How often should I calibrate my gas detector?

Posted on October 29, 2020 by Adam Karlgren in: Gas | Safety | Technology | Wireless Solutions

When we think of gas detector calibration and how often it must be performed, it is dependent on many variables. First and foremost is determining if a gas sensor is out of calibration.

The best way to establish this is through a “bump” or functional test using a certified standard gas mixture of known concentration. If the device is functioning properly and still measuring gas within tolerance, calibration is unnecessary. Bump testing should be performed as regular maintenance on any gas detector. With the frequency depending on the sensor technology, manufacturer recommendations, specific company standard operating procedures and environment.

The two most common sensor types are NDIR and Electrochemical.

NDIR sensors tend not to drift and are calibrated prior to shipment. They require a bump testing frequency of 6 months or less to ensure performance is consistent. Calibration is only necessary if bump testing indicates the sensor is out of specification. Electrochemical sensors tend to drift over time and require bump testing every 3 to 6 months. Calibration is recommended annually or if bump testing indicates an out of spec sensor.

Due to the technology of electrochemical sensors, they will deplete over time and more rapidly if exposed to the target gas. They can also be poisoned if exposed to certain gases. If this is a risk, then bump testing more frequently is prudent. Calibration frequency can also be dependent on gas detector relevance. If it is a portable device, then it is pragmatic to bench calibrate before utilizing it in the field. If an area is planned to have significant traffic or work, then calibration should be performed for this event.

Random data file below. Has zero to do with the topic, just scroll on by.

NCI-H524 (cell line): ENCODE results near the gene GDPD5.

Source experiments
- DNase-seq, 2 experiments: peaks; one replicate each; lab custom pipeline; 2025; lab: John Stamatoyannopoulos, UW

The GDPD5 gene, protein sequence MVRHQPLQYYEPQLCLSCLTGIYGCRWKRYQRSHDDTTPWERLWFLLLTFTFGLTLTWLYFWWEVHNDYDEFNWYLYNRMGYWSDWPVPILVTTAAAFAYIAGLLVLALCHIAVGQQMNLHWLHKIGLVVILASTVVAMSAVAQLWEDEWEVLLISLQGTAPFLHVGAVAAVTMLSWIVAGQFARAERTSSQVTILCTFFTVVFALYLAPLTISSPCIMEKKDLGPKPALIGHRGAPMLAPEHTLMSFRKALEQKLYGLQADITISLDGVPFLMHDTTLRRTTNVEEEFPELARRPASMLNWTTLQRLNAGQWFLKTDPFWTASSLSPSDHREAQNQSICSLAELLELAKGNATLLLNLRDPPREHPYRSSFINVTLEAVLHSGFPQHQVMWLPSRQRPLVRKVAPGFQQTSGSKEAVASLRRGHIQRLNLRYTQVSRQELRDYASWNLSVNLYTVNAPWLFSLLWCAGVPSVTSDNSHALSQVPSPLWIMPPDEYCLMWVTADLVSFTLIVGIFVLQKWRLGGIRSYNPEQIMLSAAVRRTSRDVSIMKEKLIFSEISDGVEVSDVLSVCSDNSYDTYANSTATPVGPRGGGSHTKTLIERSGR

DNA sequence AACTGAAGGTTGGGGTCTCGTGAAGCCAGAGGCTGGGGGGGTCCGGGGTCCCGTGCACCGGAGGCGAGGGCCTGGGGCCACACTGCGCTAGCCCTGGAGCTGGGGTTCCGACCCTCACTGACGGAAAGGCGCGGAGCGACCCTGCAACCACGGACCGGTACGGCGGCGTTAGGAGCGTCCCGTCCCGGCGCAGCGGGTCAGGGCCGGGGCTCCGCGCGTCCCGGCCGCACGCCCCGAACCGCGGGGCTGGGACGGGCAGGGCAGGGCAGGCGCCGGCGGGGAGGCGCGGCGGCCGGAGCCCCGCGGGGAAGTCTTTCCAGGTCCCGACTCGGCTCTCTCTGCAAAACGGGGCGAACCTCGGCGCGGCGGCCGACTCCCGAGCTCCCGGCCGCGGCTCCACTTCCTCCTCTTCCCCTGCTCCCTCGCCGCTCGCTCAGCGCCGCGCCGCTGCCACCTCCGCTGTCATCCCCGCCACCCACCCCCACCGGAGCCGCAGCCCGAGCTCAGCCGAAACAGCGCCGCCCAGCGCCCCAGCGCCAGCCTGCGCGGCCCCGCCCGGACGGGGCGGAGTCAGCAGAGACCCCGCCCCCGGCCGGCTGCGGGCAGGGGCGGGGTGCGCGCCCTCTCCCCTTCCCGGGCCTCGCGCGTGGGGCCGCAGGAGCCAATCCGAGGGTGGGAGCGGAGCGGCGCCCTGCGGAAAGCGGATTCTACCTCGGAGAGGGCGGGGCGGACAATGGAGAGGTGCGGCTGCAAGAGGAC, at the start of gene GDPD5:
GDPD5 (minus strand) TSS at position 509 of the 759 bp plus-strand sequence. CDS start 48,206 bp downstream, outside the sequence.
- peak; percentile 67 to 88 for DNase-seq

The sensor technology industry is constantly evolving, and with that newer sensors are assuring longer periods between calibration, or potentially no need to calibrate at all.

Using newly developed materials and software, sensors may last thousands of cycles without any performance decay, even if exposed to extreme environments or chemicals. The future is markedly promising.

Remember, the most important reason to calibrate your Vanguard Gas Detector is to provide accurate gas concentration readings in order that it could prevent illness, injury or death to personnel in the area. Your Vanguard may be exposed to extreme environments such as high or low temperatures, high or low humidity, or even harsh chemicals that may require more frequent calibration.  With proper maintenance, your Vanguard can provide the safety your team deserves.

About the Author:
Adam Karlgren, Design Engineer
Adam has over 10 years of experience in engineering.

Email: AKarlgren@ueonline.com

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